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QNAP Launches the World's First 1-bay and 2-bay NAS with iSCSI

btarunr

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#1
QNAP Systems, Inc. today announced the world’s first one-bay and two-bay NAS with iSCSI TS-119 and TS-219 Turbo NAS for home, SOHO, and SMB users. The TS-119 and TS-219 are the next generation NAS models that combine a fashionable shiny black diamond design, outstanding system performance, rich features, and high stability. Powered by 1.2GHz CPU and 512MB DDRII RAM, the TS-119 and TS-219 support Internet Small Computer System Interface (iSCSI) target service (up to 8 iSCSI devices), Online RAID Capacity Expansion and Online RAID Level Migration (2-bay model only), automatic policy-based IP blocking, schedule power on and off, 2 IP cameras for network surveillance, UPnP/ DLNA media server, mail server, and high-speed BT/FTP/HTTP and eMule download, etc.

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#3
The TS-219 looks great. QNAP is obviously spending "some" time on product design. Good job. But their spec comparison where they say in operation is only 21W whereas a server is 350W is just pure nonsense.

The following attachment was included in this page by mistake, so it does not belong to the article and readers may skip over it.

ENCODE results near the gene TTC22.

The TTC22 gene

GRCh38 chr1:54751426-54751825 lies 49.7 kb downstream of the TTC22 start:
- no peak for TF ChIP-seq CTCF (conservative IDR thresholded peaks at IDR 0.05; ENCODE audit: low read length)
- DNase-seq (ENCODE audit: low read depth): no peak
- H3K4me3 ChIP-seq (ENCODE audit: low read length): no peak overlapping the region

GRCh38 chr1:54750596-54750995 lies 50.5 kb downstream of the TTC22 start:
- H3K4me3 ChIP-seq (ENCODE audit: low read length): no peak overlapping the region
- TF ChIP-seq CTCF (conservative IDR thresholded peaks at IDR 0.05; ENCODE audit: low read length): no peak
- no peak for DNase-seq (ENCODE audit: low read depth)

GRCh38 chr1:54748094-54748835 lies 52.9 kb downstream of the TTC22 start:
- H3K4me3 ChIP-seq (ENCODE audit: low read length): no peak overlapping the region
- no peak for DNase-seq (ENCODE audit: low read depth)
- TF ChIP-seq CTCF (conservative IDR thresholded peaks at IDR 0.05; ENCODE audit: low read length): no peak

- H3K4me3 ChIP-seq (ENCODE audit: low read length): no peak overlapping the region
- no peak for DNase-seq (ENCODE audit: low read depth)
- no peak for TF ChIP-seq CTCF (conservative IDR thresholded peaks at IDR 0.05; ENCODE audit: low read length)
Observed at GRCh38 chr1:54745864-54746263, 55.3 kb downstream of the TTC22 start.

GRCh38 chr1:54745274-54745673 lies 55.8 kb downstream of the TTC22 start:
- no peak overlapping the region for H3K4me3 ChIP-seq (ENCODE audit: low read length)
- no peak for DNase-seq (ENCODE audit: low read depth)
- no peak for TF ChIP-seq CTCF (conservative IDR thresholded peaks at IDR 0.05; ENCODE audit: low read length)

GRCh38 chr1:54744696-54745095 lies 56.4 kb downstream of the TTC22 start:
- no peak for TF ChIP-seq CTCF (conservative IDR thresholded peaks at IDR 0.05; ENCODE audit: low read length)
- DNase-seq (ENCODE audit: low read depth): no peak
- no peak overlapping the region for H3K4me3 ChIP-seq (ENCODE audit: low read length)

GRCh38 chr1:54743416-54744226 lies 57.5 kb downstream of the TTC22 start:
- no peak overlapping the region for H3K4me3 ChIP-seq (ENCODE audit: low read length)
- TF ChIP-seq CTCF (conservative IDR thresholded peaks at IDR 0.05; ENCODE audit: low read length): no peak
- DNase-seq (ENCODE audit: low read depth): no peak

I've just built a dual Xeon server and it is less than 130W when running a typical FTP/NAS equivalent service. Yes, a lot more than 21W... but NO, nowhere near 350W. And guess what, if I need horsepower, I've got it on tap.

Apart from criticising their disingenuous statistics, the TS-219 looks nice. However, I would prefer they adopted an Atom or VIA based x86... which would allow much greater flexibility in install options. I'd trade 3W extra power for that flexibility.
 
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#4
SCSI,RAID still fights against SSD revolution
 
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#5
SCSI,RAID still fights against SSD revolution
No SCSI, just SATA. SSD makes no sense for a NAS. After all, you are constrained by ethernet protocol speeds, not HDD performance! And on a NAS, storage capacity is what you are looking for... not 230MB/s read speeds.

PS. iSCSI is something completely different... it's a silly name easily confused with hardware SCSI interface. But it's a internet protocol.
 
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#7
No SCSI, just SATA. SSD makes no sense for a NAS. After all, you are constrained by ethernet protocol speeds, not HDD performance! And on a NAS, storage capacity is what you are looking for... not 230MB/s read speeds.

PS. iSCSI is something completely different... it's a silly name easily confused with hardware SCSI interface. But it's a internet protocol.

mmmmm, i understand now thanx